FORCING companies to fulfil a gender quota is divisive and can cause unintended harm ("Have more women in leadership roles? Govt can set example" by the Association of Women for Action and Research; Monday).

We risk placing less-deserving women in positions of power over more-deserving men, which goes against the principle of meritocracy that we embrace.

In fact, this places unnecessary pressure on these women to perform because of the "special treatment" they have received. It may even spark a backlash against them as they may be perceived as being unworthy of the position.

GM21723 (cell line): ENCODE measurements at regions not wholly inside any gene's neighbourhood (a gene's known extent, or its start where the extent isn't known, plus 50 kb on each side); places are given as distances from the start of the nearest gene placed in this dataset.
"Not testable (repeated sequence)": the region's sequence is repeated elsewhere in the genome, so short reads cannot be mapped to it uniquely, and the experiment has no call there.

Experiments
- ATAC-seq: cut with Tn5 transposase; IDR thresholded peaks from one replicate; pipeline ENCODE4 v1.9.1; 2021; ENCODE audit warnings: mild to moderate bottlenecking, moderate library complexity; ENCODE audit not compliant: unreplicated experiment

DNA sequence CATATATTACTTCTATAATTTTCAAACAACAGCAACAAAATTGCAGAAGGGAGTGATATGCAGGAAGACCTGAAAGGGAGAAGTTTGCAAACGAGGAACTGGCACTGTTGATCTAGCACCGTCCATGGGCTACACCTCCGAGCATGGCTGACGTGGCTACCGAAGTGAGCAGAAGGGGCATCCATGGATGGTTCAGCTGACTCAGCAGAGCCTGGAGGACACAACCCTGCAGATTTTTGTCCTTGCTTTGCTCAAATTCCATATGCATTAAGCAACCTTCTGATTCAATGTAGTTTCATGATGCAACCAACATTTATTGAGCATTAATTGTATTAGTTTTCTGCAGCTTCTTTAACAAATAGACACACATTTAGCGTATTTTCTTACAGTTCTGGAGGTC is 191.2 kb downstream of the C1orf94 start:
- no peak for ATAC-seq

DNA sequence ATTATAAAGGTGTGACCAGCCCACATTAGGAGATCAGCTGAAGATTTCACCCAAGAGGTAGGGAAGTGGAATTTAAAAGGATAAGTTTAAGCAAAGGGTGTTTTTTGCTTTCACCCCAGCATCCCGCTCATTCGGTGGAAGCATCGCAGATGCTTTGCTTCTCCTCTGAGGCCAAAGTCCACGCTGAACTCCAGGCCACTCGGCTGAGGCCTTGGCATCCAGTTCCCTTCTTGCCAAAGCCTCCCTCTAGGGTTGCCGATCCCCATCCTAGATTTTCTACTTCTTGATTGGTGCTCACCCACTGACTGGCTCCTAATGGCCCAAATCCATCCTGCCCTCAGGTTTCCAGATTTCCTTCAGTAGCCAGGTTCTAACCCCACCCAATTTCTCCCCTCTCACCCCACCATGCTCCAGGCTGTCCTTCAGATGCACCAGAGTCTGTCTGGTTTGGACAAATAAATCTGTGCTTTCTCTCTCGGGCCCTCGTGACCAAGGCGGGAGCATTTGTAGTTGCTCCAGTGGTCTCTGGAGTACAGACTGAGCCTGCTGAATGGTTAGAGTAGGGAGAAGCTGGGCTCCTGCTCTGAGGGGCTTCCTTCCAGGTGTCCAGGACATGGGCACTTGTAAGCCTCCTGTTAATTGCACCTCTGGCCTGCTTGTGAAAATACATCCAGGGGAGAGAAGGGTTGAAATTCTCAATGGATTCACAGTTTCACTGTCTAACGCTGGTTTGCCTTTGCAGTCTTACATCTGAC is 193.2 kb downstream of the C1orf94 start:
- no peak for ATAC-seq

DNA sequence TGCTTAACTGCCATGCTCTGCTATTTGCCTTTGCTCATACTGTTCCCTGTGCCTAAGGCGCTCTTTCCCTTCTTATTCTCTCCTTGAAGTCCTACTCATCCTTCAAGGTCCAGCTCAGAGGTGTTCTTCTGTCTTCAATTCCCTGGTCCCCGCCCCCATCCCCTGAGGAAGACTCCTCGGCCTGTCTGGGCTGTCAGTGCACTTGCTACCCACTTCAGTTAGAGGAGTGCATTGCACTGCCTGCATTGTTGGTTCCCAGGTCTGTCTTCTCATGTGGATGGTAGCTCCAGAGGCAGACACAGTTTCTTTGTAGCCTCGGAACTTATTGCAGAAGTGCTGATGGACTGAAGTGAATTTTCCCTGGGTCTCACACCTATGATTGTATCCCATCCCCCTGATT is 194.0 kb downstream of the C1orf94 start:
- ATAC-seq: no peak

It is easy to attribute the dearth of women directors to gender discrimination, but the underlying issue is the paternalism of our society.

If we truly regard the opinions of women as valuable to firms, more should be done to increase their access to the workforce.

It is important to distinguish between access and choice.

Women have the choice to enter the workforce, but it is difficult for them to do so if men are unwilling to take on family duties and if our society does not move away from the male breadwinner stereotype.

The importance of female representation in leadership positions has been clearly outlined. A gender quota, however, is not the solution; it is a blunt tool that treats the symptoms but not the cause.